The new Lula government will have to contend with homelessness, unemployment, and more than a quarter of the population living with hunger. But backed by housing movements, Lula aims to expand social housing and public-transit-oriented green urban development. Any success would serve as a model for other middle income democracies.
Crude oil is also a significant source of Brazil’s export income, not far behind soybeans. In a late-March interview with Time, Lula dismissed talk of ending national oil extraction. But a Lula government will exert more control over Petrobras, seeking more domestic refining capacity and a vision like that of European oil majors who are declaring themselves “integrated energy companies” that make renewable electricity.
Brazil’s election result and Lula’s attendance will boost the mood at the UN annual climate conference, which begins its 27th meeting on Sunday in Egypt. But the pull of Brazil’s big agriculture and oil underlines how difficult the meeting will be.
Standard agenda items relating to money won’t be easily smoothed over by rallying around familiar long-term targets and sectoral pledges. The global debt/currency crisis has prompted tougher questions around the broader financial architecture. Participants from the global South may no longer be content to quarrel over commitments within the confines of climate finance. Many developing countries are experiencing a dire mix of debt distress, high commodity import prices, climate-driven disasters, and scarce access to hard currency.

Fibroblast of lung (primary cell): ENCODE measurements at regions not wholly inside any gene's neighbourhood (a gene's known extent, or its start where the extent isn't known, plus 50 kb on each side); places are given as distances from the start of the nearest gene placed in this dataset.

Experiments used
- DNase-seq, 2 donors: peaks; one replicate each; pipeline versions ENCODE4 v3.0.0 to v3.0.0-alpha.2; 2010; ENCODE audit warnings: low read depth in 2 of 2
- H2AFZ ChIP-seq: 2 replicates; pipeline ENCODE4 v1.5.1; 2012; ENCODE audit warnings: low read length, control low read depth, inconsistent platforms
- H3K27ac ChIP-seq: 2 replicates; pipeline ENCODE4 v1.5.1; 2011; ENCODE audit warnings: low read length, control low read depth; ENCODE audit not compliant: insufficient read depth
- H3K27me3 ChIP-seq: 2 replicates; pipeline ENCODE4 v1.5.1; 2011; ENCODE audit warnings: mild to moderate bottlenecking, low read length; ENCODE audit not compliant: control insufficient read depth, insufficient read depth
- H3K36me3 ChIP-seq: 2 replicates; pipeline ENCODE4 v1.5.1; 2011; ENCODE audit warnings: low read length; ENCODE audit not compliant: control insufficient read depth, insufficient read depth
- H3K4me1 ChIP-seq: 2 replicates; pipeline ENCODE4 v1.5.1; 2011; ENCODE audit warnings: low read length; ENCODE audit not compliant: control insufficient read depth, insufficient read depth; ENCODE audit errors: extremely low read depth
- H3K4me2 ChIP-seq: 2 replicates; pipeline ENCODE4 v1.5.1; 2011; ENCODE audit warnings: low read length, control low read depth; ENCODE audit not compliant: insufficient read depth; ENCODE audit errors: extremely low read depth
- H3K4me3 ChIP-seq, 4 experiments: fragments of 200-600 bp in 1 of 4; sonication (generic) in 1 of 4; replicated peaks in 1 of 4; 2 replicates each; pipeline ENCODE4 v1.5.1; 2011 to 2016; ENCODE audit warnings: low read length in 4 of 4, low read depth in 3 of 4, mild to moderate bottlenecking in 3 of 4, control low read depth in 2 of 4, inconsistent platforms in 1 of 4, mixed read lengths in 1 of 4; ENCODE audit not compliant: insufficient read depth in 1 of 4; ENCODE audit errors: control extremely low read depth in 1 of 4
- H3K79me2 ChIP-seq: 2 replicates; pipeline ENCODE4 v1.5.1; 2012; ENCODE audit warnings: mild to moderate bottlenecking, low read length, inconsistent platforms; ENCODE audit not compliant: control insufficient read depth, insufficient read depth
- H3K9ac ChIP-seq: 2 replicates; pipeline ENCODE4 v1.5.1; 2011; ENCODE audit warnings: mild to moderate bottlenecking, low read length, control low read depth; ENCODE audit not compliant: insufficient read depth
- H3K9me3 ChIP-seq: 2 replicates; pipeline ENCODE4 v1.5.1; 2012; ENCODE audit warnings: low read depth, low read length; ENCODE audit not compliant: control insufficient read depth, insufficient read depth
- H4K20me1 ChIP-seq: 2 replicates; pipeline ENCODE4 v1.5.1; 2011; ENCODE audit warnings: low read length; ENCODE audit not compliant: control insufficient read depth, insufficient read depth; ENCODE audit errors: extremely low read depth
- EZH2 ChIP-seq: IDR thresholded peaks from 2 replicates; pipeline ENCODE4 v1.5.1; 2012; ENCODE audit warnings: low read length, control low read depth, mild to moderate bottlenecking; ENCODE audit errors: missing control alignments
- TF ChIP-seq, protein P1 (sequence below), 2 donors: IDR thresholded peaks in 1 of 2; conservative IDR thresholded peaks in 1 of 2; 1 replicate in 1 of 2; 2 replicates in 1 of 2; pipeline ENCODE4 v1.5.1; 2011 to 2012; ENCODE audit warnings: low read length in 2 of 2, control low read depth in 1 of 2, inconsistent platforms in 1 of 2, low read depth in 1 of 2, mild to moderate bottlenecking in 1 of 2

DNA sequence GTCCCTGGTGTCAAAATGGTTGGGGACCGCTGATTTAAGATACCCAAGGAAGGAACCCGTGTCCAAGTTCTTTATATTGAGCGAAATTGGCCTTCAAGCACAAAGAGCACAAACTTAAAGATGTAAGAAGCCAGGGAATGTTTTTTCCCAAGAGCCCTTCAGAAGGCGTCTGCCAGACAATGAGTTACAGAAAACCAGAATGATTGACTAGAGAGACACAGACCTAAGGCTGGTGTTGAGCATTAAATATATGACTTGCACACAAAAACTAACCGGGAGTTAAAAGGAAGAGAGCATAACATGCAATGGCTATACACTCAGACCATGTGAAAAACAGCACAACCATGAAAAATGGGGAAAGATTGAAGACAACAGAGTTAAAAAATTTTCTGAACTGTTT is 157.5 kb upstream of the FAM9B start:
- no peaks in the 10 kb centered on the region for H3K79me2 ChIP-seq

Our first newsletter explored some of the proposals to fix the widening north-south disparity in financial architecture using mechanisms, such as sovereign debt reform and IMF Special Drawing Rights. These matters are now, at last, reaching beyond the world of the Bretton Woods institutions and into UN climate diplomacy.
A thread linking the two together is “Loss and Damage,” a kind of sovereign compensation for climate-driven harms. L&D, which is distinct from climate “adaptation” because it denotes harms that can’t be managed or avoided, finally attained a place in the formal COP agenda last year, but with little promise of funds.
Loss and Damage will be harder to downplay now as Pakistan faces an historic crisis. Monsoon rains flooded over a third of the country’s land mass, in the wake of severe heatwaves and on top of a Covid-19 exacerbated debt crisis. Sherry Rehman, climate change minister, has told international and domestic media that wealthier countries with greater responsibility for planet-heating emissions need to pay up. “The bargain between the global North and global South is not working and it needs to be fixed for the global South to survive the oncoming train of climate change,” she told Dawn, adding that official climate finance takes two to three years to access.
The IMF will loan Pakistan $1.17bn of a $6bn facility agreed in 2019. But the total cost of the flooding is estimated at $15 to $30 billion. While the loan may help with immediate crisis-fighting efforts in Pakistan, it could also be just enough aid to create the appearance of acting on L&D pre-COP.
The moral case for loss and damage compensation is plain: By and large, the greatest temperature increases and most punishing storms will hit poor countries clustered near the equator that have contributed little to climate change. Yet proposals for rich countries to pay up have so far proved a political cul-de-sac.
The US in particular is wary of anything that might look like reparations or might identify vast liabilities. “You tell me the government in the world that has trillions of dollars, ’cause that’s what it costs,” John Kerry said last month.
To the Conference of the Parties, global South countries are bringing demands for loss and damage, the Bridgetown Agenda, and a possible debt strike by the climate-vulnerable. Can Lula build global South solidarity? How will the Biden administration approach Brazil’s moves? Instead of fearing autonomy from new Pink Tide governments, Biden should take the easy win of supporting Lula to achieve shared goals of planetary stability.